The control chart will help separate these two types as out-of-control points are typically the result of assignable causes of variation appearing unexpectedly in the process.  The root causes of these process upsets are most often resolved by people close to the process (the operator, departmental supervisor) in a realtively short period of time (minutes or hours). 
    By definition, common-cause variation is there all the time.  Their sources are harder to uncover and resolve.  These are almost always the ones that six-sigma project teams address because these problems require more problem-solving expertise and time (three to four months) than the local people have available.  In many cases, their solution involves permanently changing some aspect of the process (new gage, overhaul machine, switch suppliers).  Most operators don’t have the authority to make these kind of process changes.
    This is why you should not combine both assignable and common on the same Pareto chart.  They are different types of problems requiring different problem-solving approaches.
    Hope this helps.

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    #84721

    Tom M
    Member

    Ross,
    Thank you very much for the great feedback. I am still a little bit confused with your reply (Sorry, I’m still learning!). Could you expound a little bit on what you mean by subgroups? Also, you stated that if you estimate that p = 1% then you should have a subgroup of 300. When you say “p=1%” do you mean the defective percentage? My last question is regarding your mention of needing at least 25 subgroups to calculate the control limits. Could you talk about that a little more as well? Sorry for all the questions, but I really appreciate everyone’s help.
    Thanks

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    #84731

    krishnadas
    Participant

    Sixsigma is characteristic of producing early results. The analysis may be done on the basis of data collected over a period of 3 days. Suitable preventive actions may be taken and the data collection may continue. Pareto chart may be drawn every 3 days and the cycle should continue. This may lead to a significant defect reduction leading to Six Sigma.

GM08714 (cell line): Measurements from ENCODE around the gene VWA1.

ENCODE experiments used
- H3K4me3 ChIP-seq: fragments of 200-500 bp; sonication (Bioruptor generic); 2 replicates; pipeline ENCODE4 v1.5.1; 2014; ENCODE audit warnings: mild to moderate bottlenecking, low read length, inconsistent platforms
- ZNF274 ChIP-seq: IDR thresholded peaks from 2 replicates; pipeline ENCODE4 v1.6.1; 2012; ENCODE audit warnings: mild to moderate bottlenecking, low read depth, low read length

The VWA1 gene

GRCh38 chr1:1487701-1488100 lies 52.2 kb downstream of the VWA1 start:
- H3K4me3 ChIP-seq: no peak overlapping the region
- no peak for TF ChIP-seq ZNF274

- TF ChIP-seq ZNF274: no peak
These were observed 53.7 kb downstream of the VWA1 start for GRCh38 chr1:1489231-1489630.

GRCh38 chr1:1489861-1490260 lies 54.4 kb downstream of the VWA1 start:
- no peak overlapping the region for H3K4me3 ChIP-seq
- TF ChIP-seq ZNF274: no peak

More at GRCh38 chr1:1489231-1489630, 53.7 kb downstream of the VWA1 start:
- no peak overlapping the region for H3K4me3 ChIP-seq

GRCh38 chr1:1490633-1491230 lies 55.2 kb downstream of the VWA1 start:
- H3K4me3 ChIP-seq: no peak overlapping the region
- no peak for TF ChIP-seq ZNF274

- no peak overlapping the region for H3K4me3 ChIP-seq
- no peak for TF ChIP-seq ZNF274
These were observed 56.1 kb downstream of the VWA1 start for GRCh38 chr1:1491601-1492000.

S.Krishnadas

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    #84737

    Fontanilla
    Participant

    Tom, I think you have enough data.  It sounds like you’re just starting this project, if this true, I would hold off on the freaking control charts and make the assumption that the process is out of control.
    Now, about the data, I hope you had the opportunity to get as many stratifications (i.e. machine, shift, operator, etc.) as possible.  This will help you drill into your sources of defects otherwise guess what.  You’re back to gathering data!

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    #84742

    Tuell
    Participant

    How much scrap history do you have for your analysis?   Hopefully, it’s in a database somewhere, but if it isn’t, you’ll only be able to determine some of the scrap issues for the snapshot in time that you are reviewing.    I’ve found that the manufacturing associates where I work and I sometimes have a different way to describe the same problem so be wary.  

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    #84745

    Tom M
    Member

    I have a lot of scrap history for this analysis. However, I question the validity of the data collection process. That is why I created a new data collection plan and just began collecting the new data about three weeks ago. I’m just wondering if I should look at the data a week at a time, month at a time, etc for the pareto analysis?

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    #84747

    Nathan Lester
    Participant

    Tom,